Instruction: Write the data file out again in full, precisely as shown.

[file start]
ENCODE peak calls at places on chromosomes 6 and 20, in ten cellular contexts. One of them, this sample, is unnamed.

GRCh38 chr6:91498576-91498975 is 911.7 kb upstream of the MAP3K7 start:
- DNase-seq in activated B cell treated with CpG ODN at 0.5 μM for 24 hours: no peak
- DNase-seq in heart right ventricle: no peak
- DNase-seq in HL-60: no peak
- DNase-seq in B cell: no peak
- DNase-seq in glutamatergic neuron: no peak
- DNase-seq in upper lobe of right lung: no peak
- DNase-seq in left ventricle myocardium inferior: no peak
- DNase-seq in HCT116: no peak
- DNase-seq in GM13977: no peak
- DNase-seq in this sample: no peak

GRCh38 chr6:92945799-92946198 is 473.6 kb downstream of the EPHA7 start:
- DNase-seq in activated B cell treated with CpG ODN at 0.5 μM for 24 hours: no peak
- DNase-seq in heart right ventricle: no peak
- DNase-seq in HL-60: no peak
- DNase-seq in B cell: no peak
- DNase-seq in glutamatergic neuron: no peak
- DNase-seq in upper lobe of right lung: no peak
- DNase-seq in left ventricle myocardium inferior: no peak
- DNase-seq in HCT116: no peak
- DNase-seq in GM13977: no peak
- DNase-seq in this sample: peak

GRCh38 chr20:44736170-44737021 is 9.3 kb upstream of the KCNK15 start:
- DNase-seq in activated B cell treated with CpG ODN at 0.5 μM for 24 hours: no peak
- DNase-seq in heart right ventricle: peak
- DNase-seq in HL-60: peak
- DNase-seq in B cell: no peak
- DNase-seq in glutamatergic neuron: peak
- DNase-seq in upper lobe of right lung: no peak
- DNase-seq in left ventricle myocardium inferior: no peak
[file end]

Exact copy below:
ENCODE peak calls at places on chromosomes 6 and 20, in ten cellular contexts. One of them, this sample, is unnamed.

GRCh38 chr6:91498576-91498975 is 911.7 kb upstream of the MAP3K7 start:
- DNase-seq in activated B cell treated with CpG ODN at 0.5 μM for 24 hours: no peak
- DNase-seq in heart right ventricle: no peak
- DNase-seq in HL-60: no peak
- DNase-seq in B cell: no peak
- DNase-seq in glutamatergic neuron: no peak
- DNase-seq in upper lobe of right lung: no peak
- DNase-seq in left ventricle myocardium inferior: no peak
- DNase-seq in HCT116: no peak
- DNase-seq in GM13977: no peak
- DNase-seq in this sample: no peak

GRCh38 chr6:92945799-92946198 is 473.6 kb downstream of the EPHA7 start:
- DNase-seq in activated B cell treated with CpG ODN at 0.5 μM for 24 hours: no peak
- DNase-seq in heart right ventricle: no peak
- DNase-seq in HL-60: no peak
- DNase-seq in B cell: no peak
- DNase-seq in glutamatergic neuron: no peak
- DNase-seq in upper lobe of right lung: no peak
- DNase-seq in left ventricle myocardium inferior: no peak
- DNase-seq in HCT116: no peak
- DNase-seq in GM13977: no peak
- DNase-seq in this sample: peak

GRCh38 chr20:44736170-44737021 is 9.3 kb upstream of the KCNK15 start:
- DNase-seq in activated B cell treated with CpG ODN at 0.5 μM for 24 hours: no peak
- DNase-seq in heart right ventricle: peak
- DNase-seq in HL-60: peak
- DNase-seq in B cell: no peak
- DNase-seq in glutamatergic neuron: peak
- DNase-seq in upper lobe of right lung: no peak
- DNase-seq in left ventricle myocardium inferior: no peak